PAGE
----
The Upsides and Downsides of ICOs

Many factors influence the chances for a successful ICO and they can predict whether it will be valuable for its investors or not. While ICOs are purposely meant for raising capital for a startup, they are also used to kick-start the sale of a service to be taken to market or launch the use of a new cryptocurrency. On most occasions, the investor becomes the consumer of the service being offered by the company raising funds through an ICO, which allows investors to buy coins (tokens) at a discount, although the final price valuation will ultimately be dictated by supply and demand once released into the market. While historically, startups would have raised capital through Venture Capitalists, the advancement of fundraising through ICOs has been almost spectacular. While Venture Capitalists tie up investor money for lengthy periods of time that can extend to years, ICO money is far more liquid, with value easily assigned, and traded within a very short period of time. The liquidity associated with ICOs is certainly a contributory factor to the increasing number of ICOs, with the lack of cumbersome documentation and unjustified demands and requirements of the VC also avoided.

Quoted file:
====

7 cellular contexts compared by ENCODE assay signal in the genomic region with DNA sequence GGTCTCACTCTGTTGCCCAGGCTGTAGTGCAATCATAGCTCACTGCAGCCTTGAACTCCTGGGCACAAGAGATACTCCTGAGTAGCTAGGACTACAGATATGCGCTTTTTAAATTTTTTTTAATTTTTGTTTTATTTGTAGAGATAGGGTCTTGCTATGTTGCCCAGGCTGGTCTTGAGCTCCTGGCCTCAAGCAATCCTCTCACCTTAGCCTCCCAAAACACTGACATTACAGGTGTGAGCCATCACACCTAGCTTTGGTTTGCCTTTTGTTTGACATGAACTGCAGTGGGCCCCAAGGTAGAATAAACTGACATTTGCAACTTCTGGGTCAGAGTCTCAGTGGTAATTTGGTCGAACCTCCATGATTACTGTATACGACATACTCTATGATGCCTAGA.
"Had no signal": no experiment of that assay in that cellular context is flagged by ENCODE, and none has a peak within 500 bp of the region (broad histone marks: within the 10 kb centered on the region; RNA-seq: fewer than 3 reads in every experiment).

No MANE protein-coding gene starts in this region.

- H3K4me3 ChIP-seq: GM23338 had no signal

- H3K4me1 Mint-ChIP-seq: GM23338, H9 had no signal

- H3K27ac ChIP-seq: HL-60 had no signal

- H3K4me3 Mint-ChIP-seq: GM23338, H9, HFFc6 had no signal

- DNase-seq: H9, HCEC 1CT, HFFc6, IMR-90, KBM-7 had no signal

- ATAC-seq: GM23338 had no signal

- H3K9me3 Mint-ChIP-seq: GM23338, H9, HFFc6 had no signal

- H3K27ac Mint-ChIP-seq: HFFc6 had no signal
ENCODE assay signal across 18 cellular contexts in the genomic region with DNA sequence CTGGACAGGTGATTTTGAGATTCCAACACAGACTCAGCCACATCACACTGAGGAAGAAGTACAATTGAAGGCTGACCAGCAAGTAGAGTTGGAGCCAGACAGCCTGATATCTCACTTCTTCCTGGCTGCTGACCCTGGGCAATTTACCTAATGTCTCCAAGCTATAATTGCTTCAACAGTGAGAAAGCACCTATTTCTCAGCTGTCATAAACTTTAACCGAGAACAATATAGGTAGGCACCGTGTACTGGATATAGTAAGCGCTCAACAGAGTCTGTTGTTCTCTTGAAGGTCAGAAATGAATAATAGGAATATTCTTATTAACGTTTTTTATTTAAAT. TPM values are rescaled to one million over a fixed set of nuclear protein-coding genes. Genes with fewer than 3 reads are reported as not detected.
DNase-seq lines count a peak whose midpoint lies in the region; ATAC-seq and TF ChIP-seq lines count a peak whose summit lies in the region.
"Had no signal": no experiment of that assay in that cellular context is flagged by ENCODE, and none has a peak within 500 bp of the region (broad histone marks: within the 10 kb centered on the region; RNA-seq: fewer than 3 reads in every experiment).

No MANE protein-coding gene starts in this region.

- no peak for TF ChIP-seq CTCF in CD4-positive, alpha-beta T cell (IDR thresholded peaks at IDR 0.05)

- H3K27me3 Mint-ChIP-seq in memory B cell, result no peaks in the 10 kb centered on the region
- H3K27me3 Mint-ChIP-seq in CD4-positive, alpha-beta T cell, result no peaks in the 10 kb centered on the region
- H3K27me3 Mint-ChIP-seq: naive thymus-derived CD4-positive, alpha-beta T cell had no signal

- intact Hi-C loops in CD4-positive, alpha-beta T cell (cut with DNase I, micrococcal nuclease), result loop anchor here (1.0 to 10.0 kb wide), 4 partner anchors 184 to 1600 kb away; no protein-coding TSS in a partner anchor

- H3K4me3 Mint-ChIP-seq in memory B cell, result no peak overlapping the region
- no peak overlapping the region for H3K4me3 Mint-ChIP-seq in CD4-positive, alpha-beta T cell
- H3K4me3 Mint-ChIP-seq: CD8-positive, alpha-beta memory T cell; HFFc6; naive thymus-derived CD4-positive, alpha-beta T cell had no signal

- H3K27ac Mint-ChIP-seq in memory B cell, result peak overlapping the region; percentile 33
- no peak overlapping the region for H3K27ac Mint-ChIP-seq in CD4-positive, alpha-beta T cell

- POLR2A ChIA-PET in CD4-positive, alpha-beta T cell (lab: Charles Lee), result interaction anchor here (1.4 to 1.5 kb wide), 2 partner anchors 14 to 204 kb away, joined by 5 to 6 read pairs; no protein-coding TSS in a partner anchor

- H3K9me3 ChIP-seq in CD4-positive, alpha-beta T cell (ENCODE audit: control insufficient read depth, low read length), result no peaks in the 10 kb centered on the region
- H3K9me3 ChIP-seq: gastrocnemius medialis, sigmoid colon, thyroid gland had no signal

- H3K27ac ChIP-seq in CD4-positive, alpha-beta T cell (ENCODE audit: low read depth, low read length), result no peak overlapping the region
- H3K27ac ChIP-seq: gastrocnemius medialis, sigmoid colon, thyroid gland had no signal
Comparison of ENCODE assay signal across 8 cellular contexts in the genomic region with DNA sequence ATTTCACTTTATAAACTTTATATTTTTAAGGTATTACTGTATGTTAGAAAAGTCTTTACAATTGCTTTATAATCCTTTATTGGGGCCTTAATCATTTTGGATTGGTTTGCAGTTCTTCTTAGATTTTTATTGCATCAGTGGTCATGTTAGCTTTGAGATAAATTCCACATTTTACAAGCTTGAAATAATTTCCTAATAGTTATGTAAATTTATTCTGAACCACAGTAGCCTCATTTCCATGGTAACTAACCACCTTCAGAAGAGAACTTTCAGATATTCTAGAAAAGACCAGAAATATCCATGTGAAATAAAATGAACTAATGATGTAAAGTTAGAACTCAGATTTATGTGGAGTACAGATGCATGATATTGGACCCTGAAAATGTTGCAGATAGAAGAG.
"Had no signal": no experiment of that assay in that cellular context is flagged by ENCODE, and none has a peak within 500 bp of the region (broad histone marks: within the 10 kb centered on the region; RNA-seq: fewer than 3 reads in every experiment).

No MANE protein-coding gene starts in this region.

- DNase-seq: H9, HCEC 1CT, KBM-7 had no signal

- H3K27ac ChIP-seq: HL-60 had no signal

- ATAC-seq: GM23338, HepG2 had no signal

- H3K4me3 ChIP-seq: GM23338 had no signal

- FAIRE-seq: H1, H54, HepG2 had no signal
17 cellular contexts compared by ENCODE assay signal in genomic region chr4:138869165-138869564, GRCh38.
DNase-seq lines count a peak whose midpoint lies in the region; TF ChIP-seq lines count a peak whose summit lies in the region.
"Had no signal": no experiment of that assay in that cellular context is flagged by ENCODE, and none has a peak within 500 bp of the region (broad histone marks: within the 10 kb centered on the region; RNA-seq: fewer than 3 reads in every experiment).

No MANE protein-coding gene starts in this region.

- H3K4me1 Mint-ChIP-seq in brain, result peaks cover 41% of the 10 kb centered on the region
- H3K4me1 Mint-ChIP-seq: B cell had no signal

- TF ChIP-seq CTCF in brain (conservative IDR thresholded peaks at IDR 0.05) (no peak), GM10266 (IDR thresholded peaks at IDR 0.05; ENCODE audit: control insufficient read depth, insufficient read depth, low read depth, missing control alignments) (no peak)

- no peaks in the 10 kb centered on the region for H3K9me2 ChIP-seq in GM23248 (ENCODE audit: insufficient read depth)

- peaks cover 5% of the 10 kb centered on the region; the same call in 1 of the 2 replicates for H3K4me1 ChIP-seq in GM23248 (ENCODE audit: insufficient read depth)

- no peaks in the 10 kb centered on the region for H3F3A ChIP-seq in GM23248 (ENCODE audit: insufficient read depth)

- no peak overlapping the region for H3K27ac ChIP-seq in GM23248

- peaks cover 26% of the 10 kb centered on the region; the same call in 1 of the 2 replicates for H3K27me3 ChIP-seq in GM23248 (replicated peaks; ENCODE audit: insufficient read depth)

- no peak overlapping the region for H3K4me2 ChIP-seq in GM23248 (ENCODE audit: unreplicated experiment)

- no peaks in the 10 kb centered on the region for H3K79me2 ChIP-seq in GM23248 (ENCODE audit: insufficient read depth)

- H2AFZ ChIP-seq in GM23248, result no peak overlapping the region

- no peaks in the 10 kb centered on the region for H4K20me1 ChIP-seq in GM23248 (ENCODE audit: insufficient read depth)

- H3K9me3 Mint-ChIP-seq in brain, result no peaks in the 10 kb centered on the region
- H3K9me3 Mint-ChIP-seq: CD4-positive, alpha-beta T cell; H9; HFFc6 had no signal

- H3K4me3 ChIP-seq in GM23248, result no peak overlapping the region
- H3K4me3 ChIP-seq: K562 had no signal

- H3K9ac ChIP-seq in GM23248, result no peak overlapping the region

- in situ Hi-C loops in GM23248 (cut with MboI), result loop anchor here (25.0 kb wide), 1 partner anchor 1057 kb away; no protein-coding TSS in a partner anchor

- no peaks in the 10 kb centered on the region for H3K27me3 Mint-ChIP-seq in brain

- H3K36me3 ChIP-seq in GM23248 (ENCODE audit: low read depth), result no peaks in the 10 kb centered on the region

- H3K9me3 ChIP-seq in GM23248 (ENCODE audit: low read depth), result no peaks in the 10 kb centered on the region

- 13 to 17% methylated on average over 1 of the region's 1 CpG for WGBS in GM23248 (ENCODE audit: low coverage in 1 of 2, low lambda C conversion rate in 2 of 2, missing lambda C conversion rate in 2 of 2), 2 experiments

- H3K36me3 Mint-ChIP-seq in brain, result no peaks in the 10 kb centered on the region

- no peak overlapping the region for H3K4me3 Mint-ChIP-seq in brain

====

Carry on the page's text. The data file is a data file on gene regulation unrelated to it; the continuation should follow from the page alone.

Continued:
While there are positives, there are also negatives to consider and some of the more negative elements of investing in an ICO are apparent. The mention of less successful stories include the Mycelium ICO. Its team members just disappeared after raising the money, and later it was reported that they had used the funds to pay for their own vacation. The lack of regulations is likely one of the reasons many ICOs turn out to be frauds, or are poorly managed. When the CoinDash ICO started, $7 Million was stolen. Right before the start of the token sale, their website was hacked and the ICO wallet address was changed to the hacker’s address. ICOs are also well-known for not taking off, with too many projects being alike or with projects failing to reach expected levels, driving the value of the initial coins to zero. A lack of governance can bring investors losses. A lack of appropriate due diligence can leave investors open to Ponzi schemes, scams, and frauds.

Regulatory Tones